The unique and combined impact of health and caretaking risk factors on the school adjustment of urban first-grade students
Although aspects of child health and the caretaking environment are important for early development, little is known about how these factors relate to school adjustment. The empirical research literature has identified seven health and caretaking environment risk factors that threaten children's adjustment to school. Health risk factors examined were low birth weight, low Apgar score, and lead poisoning while caretaking risk factors included birth to a single mother, birth to a teenage mother, child maltreatment, and placement in out-of-home care. Important indicators of school adjustment were also identified, namely report card marks, grade retention, receipt of special education services, and school attendance. The purpose of this study was to examine the relationships among risk factors and indicators of school adjustment for a population of first grade children. Participants were 9,088 students drawn from the population of 15,294 first graders in a large urban public school district. Information on risk factors and school adjustment indicators was obtained from computerized records of three city agencies as part of a larger collaborative study: public health, child protective services, and the school district. Individual records were combined across agencies using record linkage procedures. The independent and interactive effects of risk factors on school adjustment were assessed using logistic regression. Results showed that six of the seven risk factors significantly increased risk for poor school adjustment, in order of decreasing relative strength: birth to a single mother, child maltreatment, out-of-home care, low birth weight, lead poisoning, and birth to a teen mother. Independent effects were found for academic, behavior, grade retention, and school attendance outcomes. Effects remained stable for two random subsamples, males, females, and minorities but less so for Whites. No significant interactive effects were found among the risk factors. The cumulative effects of multiple risk factors were examined using correlation analysis, however, little support was found. Implications of the findings for research, policy, and practice were discussed. ^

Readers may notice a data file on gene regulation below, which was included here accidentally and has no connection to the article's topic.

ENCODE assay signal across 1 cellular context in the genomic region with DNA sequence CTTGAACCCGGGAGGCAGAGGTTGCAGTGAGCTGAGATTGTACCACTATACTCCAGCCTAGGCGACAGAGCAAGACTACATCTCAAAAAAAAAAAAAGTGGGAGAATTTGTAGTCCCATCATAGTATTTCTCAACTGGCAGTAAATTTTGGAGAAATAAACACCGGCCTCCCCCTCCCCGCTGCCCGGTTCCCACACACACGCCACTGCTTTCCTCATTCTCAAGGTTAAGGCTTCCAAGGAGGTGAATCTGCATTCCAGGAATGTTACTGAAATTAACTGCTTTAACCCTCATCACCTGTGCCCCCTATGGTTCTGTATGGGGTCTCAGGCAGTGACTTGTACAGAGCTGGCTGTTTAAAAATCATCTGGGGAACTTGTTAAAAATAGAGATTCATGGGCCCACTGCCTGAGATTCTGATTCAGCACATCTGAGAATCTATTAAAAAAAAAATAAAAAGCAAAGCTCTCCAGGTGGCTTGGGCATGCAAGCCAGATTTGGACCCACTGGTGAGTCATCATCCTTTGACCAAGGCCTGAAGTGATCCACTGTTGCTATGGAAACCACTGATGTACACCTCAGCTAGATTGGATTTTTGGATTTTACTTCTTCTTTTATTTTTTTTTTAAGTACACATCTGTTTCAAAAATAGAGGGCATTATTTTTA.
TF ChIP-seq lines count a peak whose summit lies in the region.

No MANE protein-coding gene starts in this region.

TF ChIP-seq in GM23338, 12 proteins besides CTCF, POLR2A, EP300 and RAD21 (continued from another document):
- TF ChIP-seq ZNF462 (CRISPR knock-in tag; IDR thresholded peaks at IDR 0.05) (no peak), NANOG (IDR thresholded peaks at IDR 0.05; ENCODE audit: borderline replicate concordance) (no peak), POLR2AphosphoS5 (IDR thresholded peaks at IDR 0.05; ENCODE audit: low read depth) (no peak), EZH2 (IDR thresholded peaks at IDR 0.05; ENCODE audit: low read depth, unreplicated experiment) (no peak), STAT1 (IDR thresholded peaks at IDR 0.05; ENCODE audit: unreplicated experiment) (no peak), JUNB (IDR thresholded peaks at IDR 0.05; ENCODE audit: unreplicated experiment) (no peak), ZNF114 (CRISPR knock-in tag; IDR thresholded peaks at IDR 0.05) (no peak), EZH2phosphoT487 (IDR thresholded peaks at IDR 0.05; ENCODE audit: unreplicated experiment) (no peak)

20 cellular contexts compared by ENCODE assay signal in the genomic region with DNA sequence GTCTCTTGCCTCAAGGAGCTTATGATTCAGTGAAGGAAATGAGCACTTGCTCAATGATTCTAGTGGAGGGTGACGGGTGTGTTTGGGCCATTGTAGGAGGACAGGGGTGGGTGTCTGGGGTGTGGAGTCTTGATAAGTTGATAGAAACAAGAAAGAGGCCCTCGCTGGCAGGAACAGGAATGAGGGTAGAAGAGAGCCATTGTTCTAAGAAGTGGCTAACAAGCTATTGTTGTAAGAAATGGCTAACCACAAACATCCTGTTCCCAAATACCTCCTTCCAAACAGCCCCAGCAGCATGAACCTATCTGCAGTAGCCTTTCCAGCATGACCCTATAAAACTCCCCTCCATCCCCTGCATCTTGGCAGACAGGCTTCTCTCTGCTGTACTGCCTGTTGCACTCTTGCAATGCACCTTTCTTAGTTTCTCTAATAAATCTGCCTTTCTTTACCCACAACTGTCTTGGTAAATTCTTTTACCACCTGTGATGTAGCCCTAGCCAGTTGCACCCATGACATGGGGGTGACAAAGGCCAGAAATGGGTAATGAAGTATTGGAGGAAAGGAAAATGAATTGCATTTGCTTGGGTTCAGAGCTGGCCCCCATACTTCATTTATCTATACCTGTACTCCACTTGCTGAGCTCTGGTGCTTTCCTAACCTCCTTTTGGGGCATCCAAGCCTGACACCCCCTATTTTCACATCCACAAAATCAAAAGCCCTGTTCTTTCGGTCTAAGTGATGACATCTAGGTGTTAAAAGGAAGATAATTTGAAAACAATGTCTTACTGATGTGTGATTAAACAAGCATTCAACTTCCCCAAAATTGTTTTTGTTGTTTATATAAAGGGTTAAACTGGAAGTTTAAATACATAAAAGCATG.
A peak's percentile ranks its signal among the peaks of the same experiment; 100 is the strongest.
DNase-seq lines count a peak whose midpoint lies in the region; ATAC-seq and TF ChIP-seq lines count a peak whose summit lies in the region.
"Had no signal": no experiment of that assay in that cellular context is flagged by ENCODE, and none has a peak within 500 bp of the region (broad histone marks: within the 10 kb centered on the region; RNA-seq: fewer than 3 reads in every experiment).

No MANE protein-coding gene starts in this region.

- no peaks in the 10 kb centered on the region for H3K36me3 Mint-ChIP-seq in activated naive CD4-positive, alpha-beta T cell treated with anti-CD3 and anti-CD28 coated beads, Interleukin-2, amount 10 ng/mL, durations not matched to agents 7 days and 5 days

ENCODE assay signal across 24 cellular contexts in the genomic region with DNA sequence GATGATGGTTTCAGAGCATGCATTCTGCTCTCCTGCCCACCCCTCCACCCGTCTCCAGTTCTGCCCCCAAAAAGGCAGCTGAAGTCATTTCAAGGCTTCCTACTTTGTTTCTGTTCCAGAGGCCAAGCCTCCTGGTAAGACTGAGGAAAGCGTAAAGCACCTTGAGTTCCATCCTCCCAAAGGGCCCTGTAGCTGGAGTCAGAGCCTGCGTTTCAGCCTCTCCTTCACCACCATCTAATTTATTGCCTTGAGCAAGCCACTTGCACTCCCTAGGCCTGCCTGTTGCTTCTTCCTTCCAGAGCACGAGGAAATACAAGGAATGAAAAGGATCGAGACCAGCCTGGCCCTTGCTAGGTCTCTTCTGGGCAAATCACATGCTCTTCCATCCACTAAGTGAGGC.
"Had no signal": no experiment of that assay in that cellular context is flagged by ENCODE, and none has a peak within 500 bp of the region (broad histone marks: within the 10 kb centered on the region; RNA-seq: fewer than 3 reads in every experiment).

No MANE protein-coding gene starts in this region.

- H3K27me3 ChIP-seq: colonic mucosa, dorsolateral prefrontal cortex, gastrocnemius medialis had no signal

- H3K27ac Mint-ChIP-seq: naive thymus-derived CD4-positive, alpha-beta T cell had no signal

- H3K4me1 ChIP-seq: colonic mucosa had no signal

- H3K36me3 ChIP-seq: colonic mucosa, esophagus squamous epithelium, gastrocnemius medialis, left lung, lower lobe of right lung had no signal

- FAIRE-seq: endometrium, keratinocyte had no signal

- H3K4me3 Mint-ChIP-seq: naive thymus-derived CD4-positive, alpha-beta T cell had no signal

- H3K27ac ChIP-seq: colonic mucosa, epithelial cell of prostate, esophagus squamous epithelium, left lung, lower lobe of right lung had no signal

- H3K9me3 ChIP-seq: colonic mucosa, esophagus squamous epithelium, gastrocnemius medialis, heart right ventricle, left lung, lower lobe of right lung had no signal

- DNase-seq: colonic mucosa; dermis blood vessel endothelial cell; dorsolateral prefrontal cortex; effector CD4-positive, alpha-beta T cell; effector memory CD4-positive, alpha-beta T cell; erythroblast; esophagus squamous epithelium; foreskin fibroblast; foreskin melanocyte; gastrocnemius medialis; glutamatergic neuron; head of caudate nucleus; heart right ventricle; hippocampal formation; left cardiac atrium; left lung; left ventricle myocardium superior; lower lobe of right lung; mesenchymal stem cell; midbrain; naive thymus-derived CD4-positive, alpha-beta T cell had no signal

Education, Educational Psychology|Psychology, Developmental
Andrea Marie DelGaudio Weiss,
"The unique and combined impact of health and caretaking risk factors on the school adjustment of urban first-grade students"
(January 1, 1998).
Dissertations available from ProQuest.